The Bank of England looked to be a nest of preening orthodoxy under arch-remoaner Mark Carney, but I do think there is hope for the new Bank of England Governor Andrew Bailey. His comments about keeping lending open – maintaining bank and corporate liquidity and solvency (and his adoption of QE Infinity) hint at a governor who gets it.
What the Treasury orthodoxy effectively proposes is a return to the Austerity policies which worked so well since 2008 (US readers, obvious sarcasm alert). They aim to avoid stagflation and the kind of currency and balance of payments crisis that triggered the UK to beg money from the IMF in 1976. It’s the financial equivalent of preparing to fight the next war (which will be about cyberspace, tech and logistics), by equipping our forces with the 1815 Brown Bess musket and a handful of lead shot.
Let’s see how popular Boris’ government remains after bailing out big business by increasing taxes, capping the pay of NHS and key-worker wages, and dropping more pensioners into poverty. The man is a populist – and chief henchman Dominic Cummings a realist – so there is hope it won’t happen. It looks like Rishi Sunak gets it. He resisted pressure to swiftly cut furloughed salary schemes and is extending them till October, while encouraging part-time work for furloughed staff.
The reality the monetary radicals perceive is a greatly changed global economy and all rules change. Every economy is going to wrestle with the same economic shock and crisis. Some economies with strong currencies and credibility – which includes the UK – will be better positioned than others to enable effectively unlimited monetary and fiscal bailout. They control the money printing presses. There is uncertainty to how long they can remain immune to a loss of confidence. On one hand, that’s up to government. On the other, every other economy is in the same pickle!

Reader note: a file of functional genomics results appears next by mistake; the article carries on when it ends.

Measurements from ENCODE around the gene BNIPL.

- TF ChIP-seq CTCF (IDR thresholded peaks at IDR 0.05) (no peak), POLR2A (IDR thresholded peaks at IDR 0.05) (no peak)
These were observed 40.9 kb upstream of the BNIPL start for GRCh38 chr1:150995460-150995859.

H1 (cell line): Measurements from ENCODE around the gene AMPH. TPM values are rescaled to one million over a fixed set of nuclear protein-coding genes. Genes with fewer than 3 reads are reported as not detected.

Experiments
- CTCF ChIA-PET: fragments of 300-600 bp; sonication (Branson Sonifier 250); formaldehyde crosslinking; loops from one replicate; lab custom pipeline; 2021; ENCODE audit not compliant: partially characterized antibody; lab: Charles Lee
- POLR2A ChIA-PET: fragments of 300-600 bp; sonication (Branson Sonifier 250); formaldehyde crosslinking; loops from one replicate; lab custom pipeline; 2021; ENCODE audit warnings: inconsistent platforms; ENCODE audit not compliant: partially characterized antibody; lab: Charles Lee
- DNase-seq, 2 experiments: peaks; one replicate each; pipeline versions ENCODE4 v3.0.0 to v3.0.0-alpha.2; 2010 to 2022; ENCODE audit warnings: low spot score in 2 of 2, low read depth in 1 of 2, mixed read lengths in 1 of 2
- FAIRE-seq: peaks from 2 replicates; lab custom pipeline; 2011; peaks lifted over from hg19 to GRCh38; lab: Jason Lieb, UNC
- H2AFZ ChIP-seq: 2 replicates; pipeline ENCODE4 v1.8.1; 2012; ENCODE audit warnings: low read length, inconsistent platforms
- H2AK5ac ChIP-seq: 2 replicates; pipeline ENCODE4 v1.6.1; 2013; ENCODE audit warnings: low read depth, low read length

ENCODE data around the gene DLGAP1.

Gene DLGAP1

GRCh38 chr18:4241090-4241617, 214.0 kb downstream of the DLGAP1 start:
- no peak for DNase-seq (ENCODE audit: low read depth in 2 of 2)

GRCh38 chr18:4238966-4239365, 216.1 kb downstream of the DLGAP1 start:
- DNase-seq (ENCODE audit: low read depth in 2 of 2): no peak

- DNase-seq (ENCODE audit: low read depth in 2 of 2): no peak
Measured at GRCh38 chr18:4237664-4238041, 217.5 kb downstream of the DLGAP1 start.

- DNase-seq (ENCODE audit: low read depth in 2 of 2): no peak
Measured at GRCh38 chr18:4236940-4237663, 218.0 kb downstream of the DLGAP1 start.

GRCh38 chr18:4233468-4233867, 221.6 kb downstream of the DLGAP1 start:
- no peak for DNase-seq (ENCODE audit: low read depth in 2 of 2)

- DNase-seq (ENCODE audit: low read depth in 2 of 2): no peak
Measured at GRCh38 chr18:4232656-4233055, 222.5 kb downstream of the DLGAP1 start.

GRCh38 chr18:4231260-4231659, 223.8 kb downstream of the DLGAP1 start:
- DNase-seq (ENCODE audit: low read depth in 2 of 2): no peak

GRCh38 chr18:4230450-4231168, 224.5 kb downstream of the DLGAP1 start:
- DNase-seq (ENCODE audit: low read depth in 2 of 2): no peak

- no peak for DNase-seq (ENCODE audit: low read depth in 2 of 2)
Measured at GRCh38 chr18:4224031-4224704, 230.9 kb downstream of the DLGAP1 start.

The weapons to avoid (or, at least delay) a sovereign debt crisis are proven – QE Infinity, which boils down to printing more money (It needs refined), and keeping interest rates low to avoid triggering waves of corporate debt insolvency.
The growth reality is simple. Every single corporate on the planet is going to figure out the outlook. If they are watching and listening to governments rein in spending too early and institute austerity spending, then they will predict and prepare for deeper recession. If every corporate is cutting investment plans, reducing headcount, and instituting cost controls – then the economic effect is inevitable; rising unemployment and an ongoing demand shock.
This is the time to be spending our way out of the Coronavirus recession.
It doesn’t all have to be negative. Losing our God-given-right to an exotic beach holiday every year spells a massive boost to staycations! (Why did I not buy that cottage in Rock last year!!) It’s going to change, not end, the way we do business. Redirecting the resources currently employed in aerospace towards renewables and new tech will take time – but is possible. Time is the critical ingredient we need to re-order the economy.
If there isn’t a vaccine soon, the border will remain closed and global trade will wither. Protectionism and the growing China/US cold war will deepen. Get used to a new normal economy.
The big unknown is inflation. There are clearly risks. There was no inflation after 2008 and QE – inflation was contained in financial asset prices which went through the roof. Its happening again in this crisis. Will it spread to the real economy?
We are in unchartered waters. There has never been an economic collapse like this one. This time it is different.